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Environment

Russian Scientists Field Test Geoengineering

The IntersectionBy Chris MooneyDecember 15, 2009 12:06 AM

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I don't know why this hasn't (apparently) been reported before. But as I note today in Mother Jones:

Although so far it has received little or no attention, the journal Russian Meteorology and Hydrology recently published a new kind of geoengineering study whose lead author is the journal's editor, the prominent Russian scientist Yuri A. Izrael. Known for his opposition to the Kyoto Protocol, his skepticism of human-caused global warming, and his enthusiasm for geoengineering, Izrael also happens to be a top scientific adviser to Vladimir Putin. And now, his paper reports on what is probably the very first geoengineering field trial. Israel and his team of scientists mounted aerosol generators on a helicopter and a car chassis, and proceeded to blast out particles at ground level and at heights of up to 200 meters. Then they attempted to measure just how much sunlight reaching the earth was reduced due to the aerosol plume. The intervention was effective, the Russian scientists say. And in an accompanying article on geoengineering alternatives, Izrael and colleagues note that "Already in the near future, the technological possibilities of a full scale use of [aerosol-based geoengineering] will be studied." Up until now, scientists have largely studied the possibilities of geoengineering in relatively unthreatening computer models—not out in nature itself. They've just run a series of simulations to try to assess likely impacts. In this context, the apparent trajectory of Russian research sounds like something quite new. And it may prompt increasing calls for regulation of geoengineering interventions, even at the small scale research level where environmental consequences would be relatively minimal.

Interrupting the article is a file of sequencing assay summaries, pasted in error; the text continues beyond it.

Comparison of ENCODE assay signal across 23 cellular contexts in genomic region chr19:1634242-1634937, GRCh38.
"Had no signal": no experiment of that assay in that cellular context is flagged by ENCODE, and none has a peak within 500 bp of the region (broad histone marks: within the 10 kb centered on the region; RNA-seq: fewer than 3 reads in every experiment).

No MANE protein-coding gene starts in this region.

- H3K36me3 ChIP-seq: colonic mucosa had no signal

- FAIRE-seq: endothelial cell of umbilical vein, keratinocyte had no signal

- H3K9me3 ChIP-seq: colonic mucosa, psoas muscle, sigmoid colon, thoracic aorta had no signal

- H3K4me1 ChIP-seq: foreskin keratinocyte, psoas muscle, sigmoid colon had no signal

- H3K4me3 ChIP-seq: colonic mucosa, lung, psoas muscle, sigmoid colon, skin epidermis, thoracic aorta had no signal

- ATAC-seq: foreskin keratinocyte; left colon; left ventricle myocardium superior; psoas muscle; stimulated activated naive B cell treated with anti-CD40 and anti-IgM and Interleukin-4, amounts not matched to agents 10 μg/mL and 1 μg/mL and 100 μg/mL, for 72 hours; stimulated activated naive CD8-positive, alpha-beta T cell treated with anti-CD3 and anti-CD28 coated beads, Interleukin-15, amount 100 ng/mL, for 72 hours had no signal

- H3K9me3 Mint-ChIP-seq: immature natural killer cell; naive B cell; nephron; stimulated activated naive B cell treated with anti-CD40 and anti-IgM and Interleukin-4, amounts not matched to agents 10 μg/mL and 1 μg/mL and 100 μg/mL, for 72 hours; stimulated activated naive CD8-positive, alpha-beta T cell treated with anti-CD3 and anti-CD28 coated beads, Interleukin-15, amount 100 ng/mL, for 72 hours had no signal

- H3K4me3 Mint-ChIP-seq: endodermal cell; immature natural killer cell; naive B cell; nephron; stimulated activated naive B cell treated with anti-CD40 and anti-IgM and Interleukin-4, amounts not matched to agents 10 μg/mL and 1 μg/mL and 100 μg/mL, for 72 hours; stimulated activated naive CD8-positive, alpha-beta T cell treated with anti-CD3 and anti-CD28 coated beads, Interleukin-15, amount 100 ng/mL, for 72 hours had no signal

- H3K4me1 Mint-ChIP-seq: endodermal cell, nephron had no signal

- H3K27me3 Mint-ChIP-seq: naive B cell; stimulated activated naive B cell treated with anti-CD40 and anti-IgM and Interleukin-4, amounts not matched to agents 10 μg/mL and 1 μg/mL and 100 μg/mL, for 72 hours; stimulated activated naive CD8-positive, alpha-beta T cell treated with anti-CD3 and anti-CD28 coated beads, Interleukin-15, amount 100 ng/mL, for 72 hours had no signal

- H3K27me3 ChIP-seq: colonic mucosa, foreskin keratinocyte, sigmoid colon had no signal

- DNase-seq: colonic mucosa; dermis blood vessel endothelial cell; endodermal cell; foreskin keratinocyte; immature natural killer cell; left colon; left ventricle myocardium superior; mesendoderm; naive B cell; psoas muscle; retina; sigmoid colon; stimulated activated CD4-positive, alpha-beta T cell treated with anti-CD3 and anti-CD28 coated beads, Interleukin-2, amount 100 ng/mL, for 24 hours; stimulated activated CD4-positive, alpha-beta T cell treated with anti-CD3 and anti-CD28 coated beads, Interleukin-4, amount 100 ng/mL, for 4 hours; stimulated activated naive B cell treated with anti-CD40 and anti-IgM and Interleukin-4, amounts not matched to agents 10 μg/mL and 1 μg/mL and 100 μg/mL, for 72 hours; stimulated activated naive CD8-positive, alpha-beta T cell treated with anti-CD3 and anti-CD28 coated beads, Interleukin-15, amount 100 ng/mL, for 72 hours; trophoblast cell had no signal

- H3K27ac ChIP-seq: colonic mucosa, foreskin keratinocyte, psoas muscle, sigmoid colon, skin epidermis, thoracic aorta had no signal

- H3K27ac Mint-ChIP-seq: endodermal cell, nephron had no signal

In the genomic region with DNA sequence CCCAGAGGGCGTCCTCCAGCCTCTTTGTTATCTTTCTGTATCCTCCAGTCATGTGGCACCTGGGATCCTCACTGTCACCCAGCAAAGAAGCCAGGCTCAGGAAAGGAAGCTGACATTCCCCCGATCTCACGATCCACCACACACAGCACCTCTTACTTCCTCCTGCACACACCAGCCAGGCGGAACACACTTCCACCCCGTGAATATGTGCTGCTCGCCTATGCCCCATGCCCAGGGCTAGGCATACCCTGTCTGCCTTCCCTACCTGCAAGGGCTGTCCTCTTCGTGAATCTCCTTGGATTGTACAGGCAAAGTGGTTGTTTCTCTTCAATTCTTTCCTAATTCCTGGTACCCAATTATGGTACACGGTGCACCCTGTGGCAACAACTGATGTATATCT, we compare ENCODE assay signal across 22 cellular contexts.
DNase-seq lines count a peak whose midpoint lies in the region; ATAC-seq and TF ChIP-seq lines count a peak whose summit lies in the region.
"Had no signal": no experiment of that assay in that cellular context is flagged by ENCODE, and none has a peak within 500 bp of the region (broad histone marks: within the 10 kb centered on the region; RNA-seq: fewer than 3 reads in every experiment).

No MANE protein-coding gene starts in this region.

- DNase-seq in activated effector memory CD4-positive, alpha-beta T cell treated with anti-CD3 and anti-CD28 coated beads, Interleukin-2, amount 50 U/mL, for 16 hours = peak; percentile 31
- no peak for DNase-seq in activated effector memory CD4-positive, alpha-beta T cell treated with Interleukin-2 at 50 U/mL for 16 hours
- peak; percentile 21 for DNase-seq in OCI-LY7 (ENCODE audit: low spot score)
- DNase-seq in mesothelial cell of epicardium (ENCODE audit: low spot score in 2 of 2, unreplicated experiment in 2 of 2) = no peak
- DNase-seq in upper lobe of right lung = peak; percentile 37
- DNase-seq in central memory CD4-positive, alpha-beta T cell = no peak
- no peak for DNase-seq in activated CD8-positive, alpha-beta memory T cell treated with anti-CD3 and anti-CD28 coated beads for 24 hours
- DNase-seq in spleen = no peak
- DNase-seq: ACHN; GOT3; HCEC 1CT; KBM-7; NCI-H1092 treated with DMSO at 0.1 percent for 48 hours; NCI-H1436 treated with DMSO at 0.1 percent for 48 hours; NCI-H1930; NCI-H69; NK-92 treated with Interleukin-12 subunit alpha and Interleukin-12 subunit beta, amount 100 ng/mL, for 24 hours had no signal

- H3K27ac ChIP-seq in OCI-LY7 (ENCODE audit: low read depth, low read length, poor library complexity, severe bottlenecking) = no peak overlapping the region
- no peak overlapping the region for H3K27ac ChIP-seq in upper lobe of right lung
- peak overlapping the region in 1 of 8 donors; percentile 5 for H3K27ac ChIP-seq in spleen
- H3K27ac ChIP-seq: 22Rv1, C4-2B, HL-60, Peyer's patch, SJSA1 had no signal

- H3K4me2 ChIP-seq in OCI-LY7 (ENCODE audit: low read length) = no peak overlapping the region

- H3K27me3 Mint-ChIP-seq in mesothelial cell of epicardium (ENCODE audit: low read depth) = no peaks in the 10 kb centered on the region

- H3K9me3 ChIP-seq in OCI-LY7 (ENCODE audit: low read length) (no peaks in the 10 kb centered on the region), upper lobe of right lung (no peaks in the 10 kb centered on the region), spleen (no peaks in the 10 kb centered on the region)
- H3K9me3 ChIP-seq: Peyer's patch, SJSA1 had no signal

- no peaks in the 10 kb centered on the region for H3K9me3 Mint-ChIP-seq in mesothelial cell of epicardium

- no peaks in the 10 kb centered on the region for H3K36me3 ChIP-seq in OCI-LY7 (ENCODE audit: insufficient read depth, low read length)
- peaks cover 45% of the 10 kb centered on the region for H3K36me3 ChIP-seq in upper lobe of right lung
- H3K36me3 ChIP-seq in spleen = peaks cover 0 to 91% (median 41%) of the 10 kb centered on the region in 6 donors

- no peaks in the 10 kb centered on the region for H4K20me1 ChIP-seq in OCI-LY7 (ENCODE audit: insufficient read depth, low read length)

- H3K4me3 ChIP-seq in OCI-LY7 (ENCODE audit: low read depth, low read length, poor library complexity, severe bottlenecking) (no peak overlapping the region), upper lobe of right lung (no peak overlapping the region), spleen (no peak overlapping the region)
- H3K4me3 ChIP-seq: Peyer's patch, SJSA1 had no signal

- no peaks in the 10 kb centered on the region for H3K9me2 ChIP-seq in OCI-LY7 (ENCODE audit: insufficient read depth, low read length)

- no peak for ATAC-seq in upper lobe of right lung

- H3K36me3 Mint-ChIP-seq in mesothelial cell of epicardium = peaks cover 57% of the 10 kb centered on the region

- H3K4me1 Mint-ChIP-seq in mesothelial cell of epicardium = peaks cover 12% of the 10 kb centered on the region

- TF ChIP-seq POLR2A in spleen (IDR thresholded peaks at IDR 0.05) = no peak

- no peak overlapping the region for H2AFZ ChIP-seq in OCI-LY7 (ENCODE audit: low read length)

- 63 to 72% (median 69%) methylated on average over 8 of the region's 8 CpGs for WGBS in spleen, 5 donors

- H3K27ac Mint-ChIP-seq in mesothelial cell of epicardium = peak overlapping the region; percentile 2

Note that this is a small scale field test; it is not like global climate is going to change because of this study. However, it does appear to break new ground, and moves us a step closer to actual interventions. My report on all this is part of a much larger article on how failure at Copenhagen will give geoengineering advocates an even stronger hand than they are already obtaining. You can read the full report here.

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